Jean-Jacques Nattiez: Renowned musicologist

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Musicologist Jean-Jacques Nattiez recently received the Opus for Book of the Year for Wagner, Antisémite. In February he released a new book on Wagner.

Jean-Jacques Nattiez’s arrival on the La Scena Musicale team is therefore an opportunity to become acquainted with the important works of one the pioneers of musical semiology, which is the study of signs and symbols in music. His Fondements d’une sémiologie de la musique (1975) laid the foundations of his discipline and created a new branch of the study of musicology. For this reason and by virtue of his other accomplishments, Nattiez is considered by his academic peers as one of the leading musicologists of his time.

Born in 1945 in Amiens, a city in the north of France, Nattiez is the son of a French literature teacher, musician and music critic who was passionate about Wagner. This passion was inherited and gave birth to a number of works devoted to different facets of the German composer. In 1962, as a teenager, Nattiez worked at the Bayreuth Festival as a machinist. That direct contact with Wagner’s work only reaffirmed his obsession with this composer.

During his university studies, Nattiez majored in linguistics and modern literature and wrote his thesis on musical semiotics in Paris. Hired as a musicology professor by the University of Montreal in 1970, he became a naturalized Canadian in the mid-1970s. Retired today, he devotes his free time and energy to the service of music and musicology at large by giving lectures at the University of Montreal and now,collaborating with La Scena Musicale. He remains active as a writer. Proof is Les récits cachés de Richard Wagner – Art poétique, rêve et sexualité, which was launched in February.

Distinctions, titles and awards have spanned the career of this emeritus professor. Those are so numerous that they alone could be the subject of an article. We will name here only the most important. Appointed an Officer of the Order of Canada and promoted to the rank of Officer of the National Order of Quebec in 2016, Nattiez in 2009 was awarded the Medal of the Académie des lettres du Québec and the gold medal from the Social Sciences and Humanities Research Council of Canada. He also received the Molson Prize from the Canada Council in 1990, the Léon Gérin prize of the Government of Québec in 1994 and the Killam Prize from the Canada Council in 2004. France made him a Chevalier of the Ordre des Arts et des Lettres of the French Republic in 2014.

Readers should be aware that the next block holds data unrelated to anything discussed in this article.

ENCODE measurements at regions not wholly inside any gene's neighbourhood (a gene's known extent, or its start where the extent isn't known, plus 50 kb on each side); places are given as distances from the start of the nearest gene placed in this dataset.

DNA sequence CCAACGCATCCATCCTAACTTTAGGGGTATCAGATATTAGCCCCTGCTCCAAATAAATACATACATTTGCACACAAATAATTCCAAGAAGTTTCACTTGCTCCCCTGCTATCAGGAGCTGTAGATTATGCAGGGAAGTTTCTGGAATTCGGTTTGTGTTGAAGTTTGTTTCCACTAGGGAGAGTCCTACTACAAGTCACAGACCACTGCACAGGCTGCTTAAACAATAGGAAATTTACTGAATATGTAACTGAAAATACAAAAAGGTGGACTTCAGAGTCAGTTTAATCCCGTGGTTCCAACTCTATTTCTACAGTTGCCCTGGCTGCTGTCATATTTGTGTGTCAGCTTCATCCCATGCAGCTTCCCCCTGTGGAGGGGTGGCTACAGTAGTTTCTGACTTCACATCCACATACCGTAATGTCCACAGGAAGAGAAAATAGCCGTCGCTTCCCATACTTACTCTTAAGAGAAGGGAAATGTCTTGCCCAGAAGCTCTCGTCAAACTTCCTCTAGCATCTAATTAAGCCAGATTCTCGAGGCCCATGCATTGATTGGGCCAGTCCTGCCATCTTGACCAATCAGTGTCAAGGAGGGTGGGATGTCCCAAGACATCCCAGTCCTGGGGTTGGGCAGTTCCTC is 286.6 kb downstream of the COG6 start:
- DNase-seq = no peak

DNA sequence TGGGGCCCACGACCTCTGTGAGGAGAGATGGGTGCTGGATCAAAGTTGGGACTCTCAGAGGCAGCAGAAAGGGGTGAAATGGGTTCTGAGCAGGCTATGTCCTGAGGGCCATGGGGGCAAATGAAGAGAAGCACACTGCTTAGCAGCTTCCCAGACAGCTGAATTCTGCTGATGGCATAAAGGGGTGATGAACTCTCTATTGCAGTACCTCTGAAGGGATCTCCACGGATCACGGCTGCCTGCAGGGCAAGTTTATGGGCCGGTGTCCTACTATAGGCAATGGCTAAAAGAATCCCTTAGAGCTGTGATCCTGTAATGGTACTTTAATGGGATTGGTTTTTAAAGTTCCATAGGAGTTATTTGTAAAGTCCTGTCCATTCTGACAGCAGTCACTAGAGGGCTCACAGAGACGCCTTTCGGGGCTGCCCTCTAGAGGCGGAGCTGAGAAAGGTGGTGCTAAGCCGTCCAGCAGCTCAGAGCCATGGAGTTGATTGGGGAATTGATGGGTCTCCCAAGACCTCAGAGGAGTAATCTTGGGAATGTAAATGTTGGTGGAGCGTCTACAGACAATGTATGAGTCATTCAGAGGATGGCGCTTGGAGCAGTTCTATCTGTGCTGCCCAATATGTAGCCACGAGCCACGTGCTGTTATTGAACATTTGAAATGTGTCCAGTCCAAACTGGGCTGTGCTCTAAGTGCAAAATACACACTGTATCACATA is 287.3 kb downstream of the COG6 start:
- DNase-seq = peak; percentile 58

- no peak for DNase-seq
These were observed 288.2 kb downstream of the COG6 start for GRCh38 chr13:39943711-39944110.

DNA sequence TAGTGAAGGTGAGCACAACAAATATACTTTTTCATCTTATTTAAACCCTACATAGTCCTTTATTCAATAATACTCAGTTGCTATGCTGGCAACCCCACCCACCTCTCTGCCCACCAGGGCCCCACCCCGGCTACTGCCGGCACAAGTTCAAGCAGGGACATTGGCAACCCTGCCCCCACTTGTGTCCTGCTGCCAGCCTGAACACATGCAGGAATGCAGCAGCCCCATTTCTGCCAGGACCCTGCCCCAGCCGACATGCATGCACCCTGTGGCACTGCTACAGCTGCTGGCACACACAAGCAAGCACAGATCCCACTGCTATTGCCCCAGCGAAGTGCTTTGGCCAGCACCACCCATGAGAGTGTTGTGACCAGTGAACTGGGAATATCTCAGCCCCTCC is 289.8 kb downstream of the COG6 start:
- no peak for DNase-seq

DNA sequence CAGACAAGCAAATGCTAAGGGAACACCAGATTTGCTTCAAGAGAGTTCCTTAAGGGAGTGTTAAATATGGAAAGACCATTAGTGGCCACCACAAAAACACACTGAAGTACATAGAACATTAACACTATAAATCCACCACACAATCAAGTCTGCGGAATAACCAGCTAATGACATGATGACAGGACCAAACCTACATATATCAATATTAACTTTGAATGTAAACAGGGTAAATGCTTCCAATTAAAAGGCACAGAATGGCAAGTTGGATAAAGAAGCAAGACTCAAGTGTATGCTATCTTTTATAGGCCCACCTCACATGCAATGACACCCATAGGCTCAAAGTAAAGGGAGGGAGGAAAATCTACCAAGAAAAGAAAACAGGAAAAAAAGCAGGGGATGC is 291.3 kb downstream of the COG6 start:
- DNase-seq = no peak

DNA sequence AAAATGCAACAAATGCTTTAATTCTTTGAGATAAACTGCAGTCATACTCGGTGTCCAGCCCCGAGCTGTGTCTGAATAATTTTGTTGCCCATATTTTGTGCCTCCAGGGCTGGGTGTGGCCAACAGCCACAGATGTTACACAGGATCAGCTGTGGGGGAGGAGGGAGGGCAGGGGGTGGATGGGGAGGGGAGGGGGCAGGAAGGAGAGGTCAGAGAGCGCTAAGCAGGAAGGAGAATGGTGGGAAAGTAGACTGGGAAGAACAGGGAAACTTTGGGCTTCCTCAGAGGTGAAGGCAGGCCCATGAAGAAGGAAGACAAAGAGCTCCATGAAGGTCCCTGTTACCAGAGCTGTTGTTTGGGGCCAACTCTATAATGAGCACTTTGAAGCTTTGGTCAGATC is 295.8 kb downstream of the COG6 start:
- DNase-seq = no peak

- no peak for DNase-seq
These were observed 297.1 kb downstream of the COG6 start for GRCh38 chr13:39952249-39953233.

Over the course of his career, this prolific writer, as well as being the editor-in-chief of the journal Circuit, which is dedicated to contemporary music, has been associated with the most prestigious schools. He was guest professor at the Collège de France and the École normale supérieure in Paris, researcher in residence at the University of Oxford and guest lecturer at the Scuola Superiore di Studi Umanistici in Italy. It was at the invitation of Umberto Eco that he presented his research on Wagner’s antisemitism. This research gave rise to Wagner antisémite, released in 2016.

Among his essential works we find Musiques – Une encyclopédie pour le XXIe siècle, a five-volume reference book that became a bible for music students and particularly aspiring musicologists. Previously published volumes on the subject of Wagner are Tétralogies (Wagner, Boulez, Chéreau), Wagner androgyne and Les esquisses de Richard Wagner pour “Siegfrieds Tod.” His latest book, Les récits cachés de Richard Wagner – Art poétique, rêve et sexualité, is the least academically-oriented of his works and thus the most accessible to an uninitiated readership.

Nattiez has also published an intellectual autobiography, La musique, la recherche et la vie, and a survey, Opera. On top of being a musicologist, Jean-Jacques Nattiez is an ethnomusicologist. He has collected and studied music from the Inuit of Canada, Japan’s Ainu people and the Baganda of Uganda. He is currently finishing a book on Inuit music, as well as a broader work titled Traité de musicologie générale.

Translation by Viviane Reid

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